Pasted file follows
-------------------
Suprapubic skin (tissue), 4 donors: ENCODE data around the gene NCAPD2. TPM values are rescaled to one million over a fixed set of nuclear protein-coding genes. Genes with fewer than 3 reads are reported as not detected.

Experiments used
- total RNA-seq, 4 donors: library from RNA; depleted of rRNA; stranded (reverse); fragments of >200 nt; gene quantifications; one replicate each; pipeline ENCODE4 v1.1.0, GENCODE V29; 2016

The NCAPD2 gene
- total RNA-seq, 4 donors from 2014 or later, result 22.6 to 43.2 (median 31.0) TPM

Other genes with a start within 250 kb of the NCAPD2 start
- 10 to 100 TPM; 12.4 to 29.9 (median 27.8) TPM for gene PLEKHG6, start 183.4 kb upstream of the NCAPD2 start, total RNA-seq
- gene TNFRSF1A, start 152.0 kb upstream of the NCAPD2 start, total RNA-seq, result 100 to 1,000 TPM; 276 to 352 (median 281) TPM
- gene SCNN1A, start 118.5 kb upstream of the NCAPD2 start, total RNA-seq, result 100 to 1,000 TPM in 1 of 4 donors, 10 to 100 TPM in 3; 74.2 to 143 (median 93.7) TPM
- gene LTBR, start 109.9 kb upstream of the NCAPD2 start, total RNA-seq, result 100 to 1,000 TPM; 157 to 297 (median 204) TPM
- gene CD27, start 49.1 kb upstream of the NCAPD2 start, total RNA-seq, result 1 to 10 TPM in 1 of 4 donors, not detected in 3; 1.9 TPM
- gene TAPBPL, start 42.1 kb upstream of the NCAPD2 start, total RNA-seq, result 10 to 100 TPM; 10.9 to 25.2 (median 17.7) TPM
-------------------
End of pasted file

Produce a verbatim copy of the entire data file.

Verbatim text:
Suprapubic skin (tissue), 4 donors: ENCODE data around the gene NCAPD2. TPM values are rescaled to one million over a fixed set of nuclear protein-coding genes. Genes with fewer than 3 reads are reported as not detected.

Experiments used
- total RNA-seq, 4 donors: library from RNA; depleted of rRNA; stranded (reverse); fragments of >200 nt; gene quantifications; one replicate each; pipeline ENCODE4 v1.1.0, GENCODE V29; 2016

The NCAPD2 gene
- total RNA-seq, 4 donors from 2014 or later, result 22.6 to 43.2 (median 31.0) TPM

Other genes with a start within 250 kb of the NCAPD2 start
- 10 to 100 TPM; 12.4 to 29.9 (median 27.8) TPM for gene PLEKHG6, start 183.4 kb upstream of the NCAPD2 start, total RNA-seq
- gene TNFRSF1A, start 152.0 kb upstream of the NCAPD2 start, total RNA-seq, result 100 to 1,000 TPM; 276 to 352 (median 281) TPM
- gene SCNN1A, start 118.5 kb upstream of the NCAPD2 start, total RNA-seq, result 100 to 1,000 TPM in 1 of 4 donors, 10 to 100 TPM in 3; 74.2 to 143 (median 93.7) TPM
- gene LTBR, start 109.9 kb upstream of the NCAPD2 start, total RNA-seq, result 100 to 1,000 TPM; 157 to 297 (median 204) TPM
- gene CD27, start 49.1 kb upstream of the NCAPD2 start, total RNA-seq, result 1 to 10 TPM in 1 of 4 donors, not detected in 3; 1.9 TPM
- gene TAPBPL, start 42.1 kb upstream of the NCAPD2 start, total RNA-seq, result 10 to 100 TPM; 10.9 to 25.2 (median 17.7) TPM